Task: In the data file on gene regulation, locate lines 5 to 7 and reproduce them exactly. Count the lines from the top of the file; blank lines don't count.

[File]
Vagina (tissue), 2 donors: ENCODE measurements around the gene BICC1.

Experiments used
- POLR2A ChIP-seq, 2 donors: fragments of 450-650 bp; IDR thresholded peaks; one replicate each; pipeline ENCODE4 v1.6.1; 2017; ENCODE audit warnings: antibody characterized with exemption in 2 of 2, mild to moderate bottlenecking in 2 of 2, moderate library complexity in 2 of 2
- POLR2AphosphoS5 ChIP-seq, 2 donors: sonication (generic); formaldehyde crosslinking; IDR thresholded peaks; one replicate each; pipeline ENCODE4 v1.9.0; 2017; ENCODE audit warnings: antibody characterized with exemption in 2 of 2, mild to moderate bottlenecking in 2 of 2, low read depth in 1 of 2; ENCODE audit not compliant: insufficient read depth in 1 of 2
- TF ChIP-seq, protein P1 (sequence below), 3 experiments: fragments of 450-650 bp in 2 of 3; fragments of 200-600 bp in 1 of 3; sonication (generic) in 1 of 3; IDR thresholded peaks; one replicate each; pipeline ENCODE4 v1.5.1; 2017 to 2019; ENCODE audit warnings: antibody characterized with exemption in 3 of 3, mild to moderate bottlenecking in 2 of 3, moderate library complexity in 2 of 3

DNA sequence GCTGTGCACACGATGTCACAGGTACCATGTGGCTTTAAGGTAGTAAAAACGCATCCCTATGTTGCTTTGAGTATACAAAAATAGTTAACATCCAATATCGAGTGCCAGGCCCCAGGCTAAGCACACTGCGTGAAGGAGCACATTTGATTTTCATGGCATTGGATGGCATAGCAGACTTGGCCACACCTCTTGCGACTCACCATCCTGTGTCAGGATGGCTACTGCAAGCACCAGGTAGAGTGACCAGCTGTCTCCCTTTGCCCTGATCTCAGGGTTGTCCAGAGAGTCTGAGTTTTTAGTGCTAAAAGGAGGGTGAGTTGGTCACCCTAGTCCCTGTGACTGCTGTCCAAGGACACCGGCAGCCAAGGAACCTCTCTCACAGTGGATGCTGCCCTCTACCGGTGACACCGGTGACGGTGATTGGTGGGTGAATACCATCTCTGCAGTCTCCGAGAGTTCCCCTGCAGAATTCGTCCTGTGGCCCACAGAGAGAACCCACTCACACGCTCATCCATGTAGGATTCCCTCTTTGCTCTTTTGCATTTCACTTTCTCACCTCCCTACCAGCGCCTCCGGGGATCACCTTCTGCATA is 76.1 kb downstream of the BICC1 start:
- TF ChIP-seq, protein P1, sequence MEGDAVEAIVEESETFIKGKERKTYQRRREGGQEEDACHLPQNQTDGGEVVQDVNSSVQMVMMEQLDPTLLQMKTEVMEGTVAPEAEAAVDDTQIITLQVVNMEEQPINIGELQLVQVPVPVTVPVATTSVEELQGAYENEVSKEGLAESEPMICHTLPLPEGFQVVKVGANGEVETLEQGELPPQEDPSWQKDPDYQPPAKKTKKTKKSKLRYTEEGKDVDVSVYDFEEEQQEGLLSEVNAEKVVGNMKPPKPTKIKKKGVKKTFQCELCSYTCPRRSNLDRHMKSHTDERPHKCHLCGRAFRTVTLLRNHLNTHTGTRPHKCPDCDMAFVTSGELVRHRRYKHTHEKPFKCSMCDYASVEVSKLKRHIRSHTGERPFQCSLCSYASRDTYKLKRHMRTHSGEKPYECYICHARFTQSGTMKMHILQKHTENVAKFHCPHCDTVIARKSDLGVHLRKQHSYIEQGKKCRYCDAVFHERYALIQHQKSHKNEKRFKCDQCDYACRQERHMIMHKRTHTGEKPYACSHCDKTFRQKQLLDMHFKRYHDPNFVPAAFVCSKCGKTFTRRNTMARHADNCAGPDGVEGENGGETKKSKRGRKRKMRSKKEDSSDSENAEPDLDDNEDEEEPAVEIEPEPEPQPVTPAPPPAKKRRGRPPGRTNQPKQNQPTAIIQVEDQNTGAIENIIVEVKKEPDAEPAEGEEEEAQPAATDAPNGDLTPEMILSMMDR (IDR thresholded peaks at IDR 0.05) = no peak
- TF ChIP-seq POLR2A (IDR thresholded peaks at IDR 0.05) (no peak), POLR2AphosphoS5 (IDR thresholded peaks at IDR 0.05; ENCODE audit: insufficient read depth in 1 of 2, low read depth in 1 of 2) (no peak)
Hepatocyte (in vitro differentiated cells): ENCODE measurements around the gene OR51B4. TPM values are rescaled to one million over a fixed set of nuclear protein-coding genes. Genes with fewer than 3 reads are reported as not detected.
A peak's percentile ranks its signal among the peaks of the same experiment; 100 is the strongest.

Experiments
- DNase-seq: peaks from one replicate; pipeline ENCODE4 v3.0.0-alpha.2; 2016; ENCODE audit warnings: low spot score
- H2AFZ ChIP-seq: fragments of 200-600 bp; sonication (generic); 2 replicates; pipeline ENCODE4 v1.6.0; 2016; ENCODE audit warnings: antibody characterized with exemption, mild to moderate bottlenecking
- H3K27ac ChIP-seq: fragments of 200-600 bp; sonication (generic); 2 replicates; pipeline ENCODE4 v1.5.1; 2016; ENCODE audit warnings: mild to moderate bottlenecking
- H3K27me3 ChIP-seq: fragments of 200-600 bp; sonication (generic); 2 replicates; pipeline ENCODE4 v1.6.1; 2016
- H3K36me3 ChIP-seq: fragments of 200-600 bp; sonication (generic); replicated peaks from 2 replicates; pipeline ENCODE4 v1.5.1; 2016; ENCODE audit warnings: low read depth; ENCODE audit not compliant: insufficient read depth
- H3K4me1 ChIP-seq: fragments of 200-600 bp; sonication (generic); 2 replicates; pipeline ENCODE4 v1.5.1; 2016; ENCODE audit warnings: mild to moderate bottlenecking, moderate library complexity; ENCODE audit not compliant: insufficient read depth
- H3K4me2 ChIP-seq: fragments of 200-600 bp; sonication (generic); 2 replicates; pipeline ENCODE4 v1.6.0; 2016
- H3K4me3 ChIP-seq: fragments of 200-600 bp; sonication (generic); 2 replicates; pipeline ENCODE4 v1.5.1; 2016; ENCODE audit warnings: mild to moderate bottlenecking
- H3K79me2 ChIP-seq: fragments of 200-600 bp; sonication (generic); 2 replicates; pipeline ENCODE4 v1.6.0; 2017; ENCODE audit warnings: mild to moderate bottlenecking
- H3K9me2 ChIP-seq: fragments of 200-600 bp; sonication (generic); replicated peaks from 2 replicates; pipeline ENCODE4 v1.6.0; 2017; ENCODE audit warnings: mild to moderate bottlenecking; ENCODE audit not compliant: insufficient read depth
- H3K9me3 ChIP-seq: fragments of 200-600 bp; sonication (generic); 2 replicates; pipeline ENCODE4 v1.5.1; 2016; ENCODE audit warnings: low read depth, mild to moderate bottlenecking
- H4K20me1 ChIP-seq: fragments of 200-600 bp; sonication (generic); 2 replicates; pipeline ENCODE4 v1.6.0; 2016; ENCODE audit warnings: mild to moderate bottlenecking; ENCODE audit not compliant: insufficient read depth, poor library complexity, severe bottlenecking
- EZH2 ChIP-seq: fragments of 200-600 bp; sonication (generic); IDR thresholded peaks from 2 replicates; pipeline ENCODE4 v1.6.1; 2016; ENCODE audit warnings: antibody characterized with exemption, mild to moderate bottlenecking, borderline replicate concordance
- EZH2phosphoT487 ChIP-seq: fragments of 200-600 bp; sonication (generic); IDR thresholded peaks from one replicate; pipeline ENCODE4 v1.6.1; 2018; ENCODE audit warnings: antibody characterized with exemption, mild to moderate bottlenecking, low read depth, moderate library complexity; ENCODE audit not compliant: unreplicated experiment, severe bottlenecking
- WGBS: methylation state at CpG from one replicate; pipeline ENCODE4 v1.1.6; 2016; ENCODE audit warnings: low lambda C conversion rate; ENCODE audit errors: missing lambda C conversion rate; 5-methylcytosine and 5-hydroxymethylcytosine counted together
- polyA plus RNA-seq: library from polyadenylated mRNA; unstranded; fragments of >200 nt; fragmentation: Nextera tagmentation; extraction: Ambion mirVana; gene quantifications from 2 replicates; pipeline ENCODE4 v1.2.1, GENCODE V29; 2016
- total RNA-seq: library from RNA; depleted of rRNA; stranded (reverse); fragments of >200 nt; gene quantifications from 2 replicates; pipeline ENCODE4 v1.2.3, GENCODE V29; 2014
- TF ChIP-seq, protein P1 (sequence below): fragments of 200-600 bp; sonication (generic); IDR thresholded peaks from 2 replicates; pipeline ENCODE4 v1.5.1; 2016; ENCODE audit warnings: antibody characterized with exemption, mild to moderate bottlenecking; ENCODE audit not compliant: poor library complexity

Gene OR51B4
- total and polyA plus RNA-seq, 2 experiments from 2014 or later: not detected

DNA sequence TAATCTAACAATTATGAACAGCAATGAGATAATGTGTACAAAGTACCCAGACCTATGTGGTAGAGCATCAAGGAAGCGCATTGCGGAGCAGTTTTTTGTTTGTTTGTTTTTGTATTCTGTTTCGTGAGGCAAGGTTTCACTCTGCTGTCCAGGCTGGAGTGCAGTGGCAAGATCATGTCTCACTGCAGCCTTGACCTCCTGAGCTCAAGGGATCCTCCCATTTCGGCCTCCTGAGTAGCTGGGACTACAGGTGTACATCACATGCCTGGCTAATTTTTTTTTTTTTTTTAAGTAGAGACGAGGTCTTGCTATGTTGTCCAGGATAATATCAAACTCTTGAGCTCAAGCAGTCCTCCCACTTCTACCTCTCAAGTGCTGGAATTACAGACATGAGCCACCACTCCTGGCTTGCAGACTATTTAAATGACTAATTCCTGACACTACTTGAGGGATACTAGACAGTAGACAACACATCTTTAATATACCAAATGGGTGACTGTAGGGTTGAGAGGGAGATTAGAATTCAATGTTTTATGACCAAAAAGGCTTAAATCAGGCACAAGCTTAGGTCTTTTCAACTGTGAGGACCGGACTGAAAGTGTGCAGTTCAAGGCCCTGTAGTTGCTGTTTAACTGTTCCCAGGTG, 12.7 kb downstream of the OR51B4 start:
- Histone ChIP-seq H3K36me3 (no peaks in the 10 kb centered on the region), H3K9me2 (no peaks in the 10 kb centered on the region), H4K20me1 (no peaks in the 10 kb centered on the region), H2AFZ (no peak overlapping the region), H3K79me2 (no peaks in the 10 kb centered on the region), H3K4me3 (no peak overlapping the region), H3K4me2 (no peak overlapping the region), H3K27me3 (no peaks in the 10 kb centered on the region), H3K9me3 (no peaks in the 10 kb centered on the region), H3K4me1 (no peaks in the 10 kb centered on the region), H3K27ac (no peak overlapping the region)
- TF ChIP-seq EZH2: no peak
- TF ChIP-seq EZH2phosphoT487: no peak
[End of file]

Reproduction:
- TF ChIP-seq, protein P1 (sequence below), 3 experiments: fragments of 450-650 bp in 2 of 3; fragments of 200-600 bp in 1 of 3; sonication (generic) in 1 of 3; IDR thresholded peaks; one replicate each; pipeline ENCODE4 v1.5.1; 2017 to 2019; ENCODE audit warnings: antibody characterized with exemption in 3 of 3, mild to moderate bottlenecking in 2 of 3, moderate library complexity in 2 of 3

DNA sequence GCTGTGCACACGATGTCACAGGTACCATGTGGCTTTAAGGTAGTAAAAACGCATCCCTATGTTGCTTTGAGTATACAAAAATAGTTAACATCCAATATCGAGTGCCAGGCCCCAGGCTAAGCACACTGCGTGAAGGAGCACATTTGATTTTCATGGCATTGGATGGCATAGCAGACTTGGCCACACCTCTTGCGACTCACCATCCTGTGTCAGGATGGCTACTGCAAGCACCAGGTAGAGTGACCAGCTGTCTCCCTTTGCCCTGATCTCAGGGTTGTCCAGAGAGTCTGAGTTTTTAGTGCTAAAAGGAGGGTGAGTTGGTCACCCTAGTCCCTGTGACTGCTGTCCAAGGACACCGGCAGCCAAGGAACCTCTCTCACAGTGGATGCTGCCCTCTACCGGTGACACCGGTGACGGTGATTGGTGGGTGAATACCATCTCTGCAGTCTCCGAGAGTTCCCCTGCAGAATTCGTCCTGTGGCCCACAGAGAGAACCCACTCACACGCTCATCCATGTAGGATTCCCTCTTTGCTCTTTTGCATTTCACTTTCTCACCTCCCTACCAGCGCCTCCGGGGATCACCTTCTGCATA is 76.1 kb downstream of the BICC1 start:
- TF ChIP-seq, protein P1, sequence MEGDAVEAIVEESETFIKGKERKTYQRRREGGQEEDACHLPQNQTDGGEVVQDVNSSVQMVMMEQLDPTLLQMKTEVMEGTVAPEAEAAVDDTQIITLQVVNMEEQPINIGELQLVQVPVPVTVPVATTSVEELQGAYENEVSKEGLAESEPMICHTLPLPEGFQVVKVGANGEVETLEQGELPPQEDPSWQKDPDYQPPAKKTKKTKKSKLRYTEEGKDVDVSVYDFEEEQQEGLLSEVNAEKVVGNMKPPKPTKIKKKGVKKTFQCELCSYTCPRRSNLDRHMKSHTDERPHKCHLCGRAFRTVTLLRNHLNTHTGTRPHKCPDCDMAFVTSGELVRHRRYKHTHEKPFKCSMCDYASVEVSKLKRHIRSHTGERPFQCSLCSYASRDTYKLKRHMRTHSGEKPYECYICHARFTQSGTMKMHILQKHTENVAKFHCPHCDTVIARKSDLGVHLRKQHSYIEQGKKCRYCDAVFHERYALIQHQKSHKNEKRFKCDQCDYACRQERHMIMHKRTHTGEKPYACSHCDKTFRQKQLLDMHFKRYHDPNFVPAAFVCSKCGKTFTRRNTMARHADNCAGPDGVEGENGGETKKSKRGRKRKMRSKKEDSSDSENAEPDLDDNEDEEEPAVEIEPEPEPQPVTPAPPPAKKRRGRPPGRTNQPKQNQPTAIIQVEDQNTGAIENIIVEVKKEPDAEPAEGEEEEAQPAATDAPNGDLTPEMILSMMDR (IDR thresholded peaks at IDR 0.05) = no peak